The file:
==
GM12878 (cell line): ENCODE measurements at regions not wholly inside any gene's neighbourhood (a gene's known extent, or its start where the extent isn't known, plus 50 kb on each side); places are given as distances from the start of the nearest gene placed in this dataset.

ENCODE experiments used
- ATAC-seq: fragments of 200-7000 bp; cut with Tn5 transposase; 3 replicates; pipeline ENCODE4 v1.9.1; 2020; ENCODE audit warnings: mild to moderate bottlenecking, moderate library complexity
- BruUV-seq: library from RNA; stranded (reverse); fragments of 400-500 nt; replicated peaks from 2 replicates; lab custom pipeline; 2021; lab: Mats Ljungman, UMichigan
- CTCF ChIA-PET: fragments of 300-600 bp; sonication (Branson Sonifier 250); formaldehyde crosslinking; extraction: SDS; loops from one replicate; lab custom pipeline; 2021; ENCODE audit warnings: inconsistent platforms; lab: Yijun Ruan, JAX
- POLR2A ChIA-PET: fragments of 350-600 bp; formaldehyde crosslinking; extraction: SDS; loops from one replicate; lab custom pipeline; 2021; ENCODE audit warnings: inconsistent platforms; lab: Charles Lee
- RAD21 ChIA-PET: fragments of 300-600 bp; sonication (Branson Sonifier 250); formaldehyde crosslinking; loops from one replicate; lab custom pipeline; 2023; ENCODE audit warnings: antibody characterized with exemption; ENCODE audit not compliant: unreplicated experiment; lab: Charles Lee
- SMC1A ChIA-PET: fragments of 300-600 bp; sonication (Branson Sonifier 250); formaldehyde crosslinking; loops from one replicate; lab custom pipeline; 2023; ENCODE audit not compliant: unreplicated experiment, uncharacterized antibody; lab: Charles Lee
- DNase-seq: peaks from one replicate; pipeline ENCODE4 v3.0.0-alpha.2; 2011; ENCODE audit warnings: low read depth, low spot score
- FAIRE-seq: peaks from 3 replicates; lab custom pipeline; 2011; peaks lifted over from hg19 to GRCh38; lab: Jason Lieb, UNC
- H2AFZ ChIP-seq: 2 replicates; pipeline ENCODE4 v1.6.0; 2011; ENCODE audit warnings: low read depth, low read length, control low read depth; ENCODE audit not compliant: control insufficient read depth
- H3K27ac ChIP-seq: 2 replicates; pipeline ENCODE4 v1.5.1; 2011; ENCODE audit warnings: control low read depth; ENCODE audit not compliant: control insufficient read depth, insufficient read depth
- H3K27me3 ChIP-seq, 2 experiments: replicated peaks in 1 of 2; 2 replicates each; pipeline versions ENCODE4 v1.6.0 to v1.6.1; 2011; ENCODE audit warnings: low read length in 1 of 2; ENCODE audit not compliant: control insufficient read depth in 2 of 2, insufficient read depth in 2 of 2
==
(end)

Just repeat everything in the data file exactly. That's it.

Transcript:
GM12878 (cell line): ENCODE measurements at regions not wholly inside any gene's neighbourhood (a gene's known extent, or its start where the extent isn't known, plus 50 kb on each side); places are given as distances from the start of the nearest gene placed in this dataset.

ENCODE experiments used
- ATAC-seq: fragments of 200-7000 bp; cut with Tn5 transposase; 3 replicates; pipeline ENCODE4 v1.9.1; 2020; ENCODE audit warnings: mild to moderate bottlenecking, moderate library complexity
- BruUV-seq: library from RNA; stranded (reverse); fragments of 400-500 nt; replicated peaks from 2 replicates; lab custom pipeline; 2021; lab: Mats Ljungman, UMichigan
- CTCF ChIA-PET: fragments of 300-600 bp; sonication (Branson Sonifier 250); formaldehyde crosslinking; extraction: SDS; loops from one replicate; lab custom pipeline; 2021; ENCODE audit warnings: inconsistent platforms; lab: Yijun Ruan, JAX
- POLR2A ChIA-PET: fragments of 350-600 bp; formaldehyde crosslinking; extraction: SDS; loops from one replicate; lab custom pipeline; 2021; ENCODE audit warnings: inconsistent platforms; lab: Charles Lee
- RAD21 ChIA-PET: fragments of 300-600 bp; sonication (Branson Sonifier 250); formaldehyde crosslinking; loops from one replicate; lab custom pipeline; 2023; ENCODE audit warnings: antibody characterized with exemption; ENCODE audit not compliant: unreplicated experiment; lab: Charles Lee
- SMC1A ChIA-PET: fragments of 300-600 bp; sonication (Branson Sonifier 250); formaldehyde crosslinking; loops from one replicate; lab custom pipeline; 2023; ENCODE audit not compliant: unreplicated experiment, uncharacterized antibody; lab: Charles Lee
- DNase-seq: peaks from one replicate; pipeline ENCODE4 v3.0.0-alpha.2; 2011; ENCODE audit warnings: low read depth, low spot score
- FAIRE-seq: peaks from 3 replicates; lab custom pipeline; 2011; peaks lifted over from hg19 to GRCh38; lab: Jason Lieb, UNC
- H2AFZ ChIP-seq: 2 replicates; pipeline ENCODE4 v1.6.0; 2011; ENCODE audit warnings: low read depth, low read length, control low read depth; ENCODE audit not compliant: control insufficient read depth
- H3K27ac ChIP-seq: 2 replicates; pipeline ENCODE4 v1.5.1; 2011; ENCODE audit warnings: control low read depth; ENCODE audit not compliant: control insufficient read depth, insufficient read depth
- H3K27me3 ChIP-seq, 2 experiments: replicated peaks in 1 of 2; 2 replicates each; pipeline versions ENCODE4 v1.6.0 to v1.6.1; 2011; ENCODE audit warnings: low read length in 1 of 2; ENCODE audit not compliant: control insufficient read depth in 2 of 2, insufficient read depth in 2 of 2